Origami Boxes And More; Tuttle Publishing, 48 pages, full color, $8.95
Origami Airplanes; Tuttle Publishing, 48 pages, full color, $8.95
Origami Holiday Decorations (for Christmas, Hanukkah and Kwanzaa); Tuttle
Origami Toys; Tuttle Publishing, 48 pages, full color, $8.95
Origami For Beginners, Tuttle Publishing 32 pages, $4.95
Traditional Crafts Series of six books. 64 pgs. each. Lerner Publications
From The Caribbean; ...From Japan; ...From China; From Mexico & Central America, ...from africa, ...From Native North America
Origami Favorites Series, Heian,16 pgs full color, $8.95, Six titles
A Thousand Cranes; Paper Jewelry, Money Folding, Money Folding 2; Jewish Origami; Jewish Origami 2; Bibleorigami, New Testament Origami; Wedding Origami.
For Your Eyes Only-13 Ways To Fold Secret Notes; Pages/Willowisp 32 pgs. $2.50
Origami Magic; Scholastic, 64 pages plus 30 squares of paper, 1995, $8.95
Made With Paper, London. 1993, 128 pages, full color. Also in French, Fleuris, Paris.
Scary Things and Funny Money, Pages/Willowisp, each 32 pages,
Paper Tricks Ii,'90; Paper Tricks, '88; Scholastic, 48 Pgs. $3.00 each
Paper Pandas And Jumping Frogs, Origami And Its Uses. All ages. China Books
Sorpresas De Papel. Spanish translation of “Paper Pandas;” '90; Selector, Mexico City.
New Knitting, 36 patterns and Design your Own. HP Books, 128 pages, 1984
Chinese Papercuts, Their Story, How To Use Them And Make Them. China Books, '82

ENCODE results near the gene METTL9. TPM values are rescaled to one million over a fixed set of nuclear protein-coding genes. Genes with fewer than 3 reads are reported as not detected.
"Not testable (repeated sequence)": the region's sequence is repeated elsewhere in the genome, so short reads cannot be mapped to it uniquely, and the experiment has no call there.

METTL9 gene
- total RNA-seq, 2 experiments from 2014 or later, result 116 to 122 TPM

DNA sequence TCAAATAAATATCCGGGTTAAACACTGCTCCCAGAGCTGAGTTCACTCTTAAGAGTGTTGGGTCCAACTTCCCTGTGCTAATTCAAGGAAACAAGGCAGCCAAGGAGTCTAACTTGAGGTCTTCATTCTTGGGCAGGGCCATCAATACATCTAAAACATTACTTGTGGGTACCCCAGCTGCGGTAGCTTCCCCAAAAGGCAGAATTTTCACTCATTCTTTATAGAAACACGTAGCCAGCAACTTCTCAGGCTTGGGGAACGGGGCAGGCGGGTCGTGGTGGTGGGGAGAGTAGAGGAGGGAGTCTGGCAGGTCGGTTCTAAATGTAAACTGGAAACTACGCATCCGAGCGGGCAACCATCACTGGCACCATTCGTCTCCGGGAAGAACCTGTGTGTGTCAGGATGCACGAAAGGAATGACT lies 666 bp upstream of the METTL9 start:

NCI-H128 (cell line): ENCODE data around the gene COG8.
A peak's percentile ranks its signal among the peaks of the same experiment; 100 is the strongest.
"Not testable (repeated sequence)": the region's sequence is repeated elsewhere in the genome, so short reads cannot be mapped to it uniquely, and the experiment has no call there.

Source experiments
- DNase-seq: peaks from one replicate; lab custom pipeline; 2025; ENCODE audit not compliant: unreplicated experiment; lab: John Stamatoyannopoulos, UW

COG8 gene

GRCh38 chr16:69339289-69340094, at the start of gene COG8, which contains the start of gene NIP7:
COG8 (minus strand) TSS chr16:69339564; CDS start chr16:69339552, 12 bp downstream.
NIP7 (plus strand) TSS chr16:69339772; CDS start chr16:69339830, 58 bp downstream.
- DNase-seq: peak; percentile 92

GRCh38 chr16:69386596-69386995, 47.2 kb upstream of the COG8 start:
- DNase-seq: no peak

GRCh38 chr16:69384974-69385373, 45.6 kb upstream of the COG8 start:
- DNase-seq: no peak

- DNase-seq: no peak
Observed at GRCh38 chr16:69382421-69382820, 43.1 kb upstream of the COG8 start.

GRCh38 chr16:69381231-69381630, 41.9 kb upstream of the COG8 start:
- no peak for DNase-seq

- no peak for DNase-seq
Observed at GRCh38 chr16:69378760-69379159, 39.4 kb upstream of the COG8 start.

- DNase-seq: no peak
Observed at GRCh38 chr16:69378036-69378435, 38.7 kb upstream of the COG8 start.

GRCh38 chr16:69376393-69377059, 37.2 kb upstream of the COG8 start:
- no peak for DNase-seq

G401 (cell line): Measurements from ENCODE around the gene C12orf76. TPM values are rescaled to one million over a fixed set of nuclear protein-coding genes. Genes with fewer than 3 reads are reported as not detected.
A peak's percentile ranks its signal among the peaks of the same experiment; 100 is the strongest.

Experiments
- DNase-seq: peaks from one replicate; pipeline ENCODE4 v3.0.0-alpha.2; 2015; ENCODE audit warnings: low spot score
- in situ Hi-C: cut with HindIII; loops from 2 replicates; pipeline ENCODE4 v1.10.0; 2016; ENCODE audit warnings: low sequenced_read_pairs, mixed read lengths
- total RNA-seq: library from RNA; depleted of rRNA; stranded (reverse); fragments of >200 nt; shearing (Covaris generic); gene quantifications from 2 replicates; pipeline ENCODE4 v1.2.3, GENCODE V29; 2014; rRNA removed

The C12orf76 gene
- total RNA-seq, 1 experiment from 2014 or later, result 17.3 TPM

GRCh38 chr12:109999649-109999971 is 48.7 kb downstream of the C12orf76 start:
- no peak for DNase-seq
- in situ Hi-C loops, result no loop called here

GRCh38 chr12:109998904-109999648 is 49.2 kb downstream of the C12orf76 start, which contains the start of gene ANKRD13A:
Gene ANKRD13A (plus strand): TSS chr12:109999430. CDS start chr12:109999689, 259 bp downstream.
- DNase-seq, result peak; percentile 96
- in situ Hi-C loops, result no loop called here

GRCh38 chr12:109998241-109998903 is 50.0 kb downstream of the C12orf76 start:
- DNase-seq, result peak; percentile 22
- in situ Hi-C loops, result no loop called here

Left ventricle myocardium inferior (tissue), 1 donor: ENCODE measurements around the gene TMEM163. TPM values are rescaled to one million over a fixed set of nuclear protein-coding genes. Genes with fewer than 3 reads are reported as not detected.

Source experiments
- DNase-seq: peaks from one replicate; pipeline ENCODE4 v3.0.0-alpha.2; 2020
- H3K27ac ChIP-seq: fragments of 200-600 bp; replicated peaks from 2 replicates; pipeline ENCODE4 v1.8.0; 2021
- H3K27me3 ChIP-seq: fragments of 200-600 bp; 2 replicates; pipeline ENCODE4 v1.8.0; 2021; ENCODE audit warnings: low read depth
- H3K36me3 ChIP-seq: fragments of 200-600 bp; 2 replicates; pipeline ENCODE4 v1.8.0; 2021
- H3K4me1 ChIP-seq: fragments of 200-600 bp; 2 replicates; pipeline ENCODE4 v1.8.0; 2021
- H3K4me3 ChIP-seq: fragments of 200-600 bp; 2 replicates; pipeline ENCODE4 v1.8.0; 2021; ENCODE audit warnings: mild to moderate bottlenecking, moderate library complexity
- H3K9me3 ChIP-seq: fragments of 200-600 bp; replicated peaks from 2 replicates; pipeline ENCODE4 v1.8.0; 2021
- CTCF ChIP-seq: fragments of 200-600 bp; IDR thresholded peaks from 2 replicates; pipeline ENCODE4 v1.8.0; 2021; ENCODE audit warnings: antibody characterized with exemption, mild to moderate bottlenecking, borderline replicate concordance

The Big Felt Burger & 27 Other Craft Projects To Relish; Doubleday '77. Xerox Book Club
Folk Crafts For World Friendship. Doubleday and UNICEF. 144 pages. 1976
Paper: Folded, Cut, Sculpted; Macmillan 192 pages, 1974
Paper Capers; Scholastic, 48 pages, 1974. French and Dutch editions.
Paperfolding To Begin With, 1968, Bobbs-Merrill, 32 pages.

..... and others. Total of more than 2 3/4 million copies of Temko books in print.

Consultant, Origami Masterworks Exhibition 2004, Mingei International Museum
Featured in Origami Masterworks Documentary Book (ISBN: 0914155-18-0) and Video/DVD.

Contributor: NY Sunday Times, Boston Globe, American Craft, Sky (Delta Airlines Magazine) and many other publications. Weekly craft column for “Berkshire Eagle” and other newspapers.

Films: “Origami” for Film Board of Canada.”Creating with Paper" for CBS Educational Films (Phoenix), Bi-weekly TV craft program. Many TV guest appearances in US, England, Japan.

Hundreds of hands-on programs in schools, colleges, National Science Foundation; museums, incl. Metropolitan Museum NY; libraries, incl. Boston Library, in industrial, commercial and convention settings. Seminars for teachers of reading, math, art, gifted and learning disabled.

Member: Authors Guild; ASJA; San Diego Press Club; Founder Member ORIGAMI USA; British Origami Society. Listed World's Who's Who of Women; of American Women: of Community Leaders.